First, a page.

were only Americans; the Arabs were afraid to go there.
We used to be a group of about fifty or sixty people! Some of
the Arabs have come back, but the group is, maybe, about twenty
now because they've just been harassed a bit too much.
OK, thank you for that, that was very informative. I actually
have a question for both Barbara and Debbie.
advice would you give to dancers who [want to]work more closely
with the mainstream dance world?
Well, my job as program manager of Dance Mission Theater
means that I work very, very closely with a number of modern dance
companies that are self-producing, just like all of us are self-producing.
Except for Bellydance Superstars, no one really produces
Middle Eastern dance. Anyway, these are self-producing artists
that are putting their own financial....they are investing in
their work, they're investing time, they're paying their dancers,
they're renting the venue, they're doing the publicity. And I
work closely with so many of them it's like having a front row
seat into the production values in modern dance versus Middle
Eastern dance. And I came up as many of us did, in the whole
"seminar" world, where you go to a hotel or ballroom or some place
like that, there are vendors, you dance for six minutes. You might
start working on a piece that week, or you might start working
on it a few months out. But in modern dance and many western
dance forms people don't think in terms of "Oh I've got to
dance every weekend." They think in terms of seasons. They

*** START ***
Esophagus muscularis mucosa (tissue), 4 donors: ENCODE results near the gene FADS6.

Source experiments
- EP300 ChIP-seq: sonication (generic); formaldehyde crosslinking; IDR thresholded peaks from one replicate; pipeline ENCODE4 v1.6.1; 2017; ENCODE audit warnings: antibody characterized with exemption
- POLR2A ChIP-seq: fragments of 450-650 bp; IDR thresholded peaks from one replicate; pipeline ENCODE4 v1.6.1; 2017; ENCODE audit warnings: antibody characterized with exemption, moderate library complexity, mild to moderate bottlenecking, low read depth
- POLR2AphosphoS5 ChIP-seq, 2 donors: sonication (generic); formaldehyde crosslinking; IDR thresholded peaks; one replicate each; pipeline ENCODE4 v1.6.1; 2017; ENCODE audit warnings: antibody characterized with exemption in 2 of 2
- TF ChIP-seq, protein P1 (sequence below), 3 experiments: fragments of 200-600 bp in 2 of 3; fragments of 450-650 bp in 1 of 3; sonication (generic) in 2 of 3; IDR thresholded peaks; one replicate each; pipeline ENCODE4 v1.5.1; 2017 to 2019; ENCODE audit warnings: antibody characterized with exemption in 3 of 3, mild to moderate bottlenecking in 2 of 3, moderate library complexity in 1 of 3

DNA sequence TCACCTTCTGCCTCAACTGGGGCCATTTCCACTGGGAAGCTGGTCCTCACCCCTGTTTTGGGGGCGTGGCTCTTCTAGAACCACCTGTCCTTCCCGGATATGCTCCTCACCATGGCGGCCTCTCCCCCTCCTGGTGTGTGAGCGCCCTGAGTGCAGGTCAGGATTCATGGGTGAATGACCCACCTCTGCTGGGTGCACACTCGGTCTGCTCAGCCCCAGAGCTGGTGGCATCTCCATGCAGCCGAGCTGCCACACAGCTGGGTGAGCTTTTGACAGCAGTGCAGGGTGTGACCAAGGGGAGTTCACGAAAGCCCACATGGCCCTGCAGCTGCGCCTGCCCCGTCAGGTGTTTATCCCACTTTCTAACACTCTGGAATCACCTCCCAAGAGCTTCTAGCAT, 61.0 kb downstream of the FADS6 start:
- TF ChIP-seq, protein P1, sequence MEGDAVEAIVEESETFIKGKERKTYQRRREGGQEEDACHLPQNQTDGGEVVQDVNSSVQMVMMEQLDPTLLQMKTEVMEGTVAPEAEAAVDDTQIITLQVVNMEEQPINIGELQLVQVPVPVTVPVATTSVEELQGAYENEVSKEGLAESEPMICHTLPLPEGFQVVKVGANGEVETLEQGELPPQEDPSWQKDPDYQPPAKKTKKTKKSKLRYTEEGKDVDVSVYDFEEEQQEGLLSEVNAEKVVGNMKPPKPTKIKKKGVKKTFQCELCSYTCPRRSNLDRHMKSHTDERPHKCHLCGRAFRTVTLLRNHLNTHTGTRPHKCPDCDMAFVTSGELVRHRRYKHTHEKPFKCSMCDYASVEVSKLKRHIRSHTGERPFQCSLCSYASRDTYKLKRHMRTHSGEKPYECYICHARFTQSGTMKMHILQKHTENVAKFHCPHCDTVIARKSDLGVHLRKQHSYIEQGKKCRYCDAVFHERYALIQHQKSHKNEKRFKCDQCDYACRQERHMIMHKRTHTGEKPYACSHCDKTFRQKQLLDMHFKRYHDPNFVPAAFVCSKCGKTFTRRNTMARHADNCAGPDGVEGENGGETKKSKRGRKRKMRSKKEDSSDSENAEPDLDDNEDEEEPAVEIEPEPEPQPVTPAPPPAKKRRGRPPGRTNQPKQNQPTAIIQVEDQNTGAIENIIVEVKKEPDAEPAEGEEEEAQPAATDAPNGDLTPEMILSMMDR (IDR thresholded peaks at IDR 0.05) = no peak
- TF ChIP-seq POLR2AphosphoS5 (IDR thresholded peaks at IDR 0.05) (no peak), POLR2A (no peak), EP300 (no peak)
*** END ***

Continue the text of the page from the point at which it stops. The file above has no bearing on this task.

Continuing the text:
say "I'm going to do x number of pieces. I'm going
to do my fall season." That's such a fundamentally different
way of looking at performance and process than I think we normally
have. I don't think that Middle Eastern dance needs to really
change its essential nature in order for us to learn something
Just looking at how much thought you give to your performances
and to your work, how seriously you want to present it or not.
Because if all we do.and there's nothing wrong with these venues.but
if all we do is go to a coffee shop and every week, pick the tape
the same day and say "Oh, I think I'll dance to this."
I've done it, we've all done it. But if that's all we do, it
might be really hard to see qualitative change and growth in our
field. And I actually think that's very important. So my experience
has led me to think that if we can all just give a little bit
more thought to what our concept is, what we want our production
values to be, how seriously we want to be taken....and even if
you're not actually going to the extent of putting your dance
on the theater stage, it can't help but improve our dance on a
micro level. Whatever you do at a restaurant or club is actually
going to be that much better, because you've given it thought.
I've actually talked to many western dancers about belly dance
because they find out that I'm a Middle Eastern dancer and they're
like "Oh, you mean like belly dance?" [shakes shoulders
mockingly] I mean we've all seen that, but since I can discuss
the dance intelligently with them I've actually changed their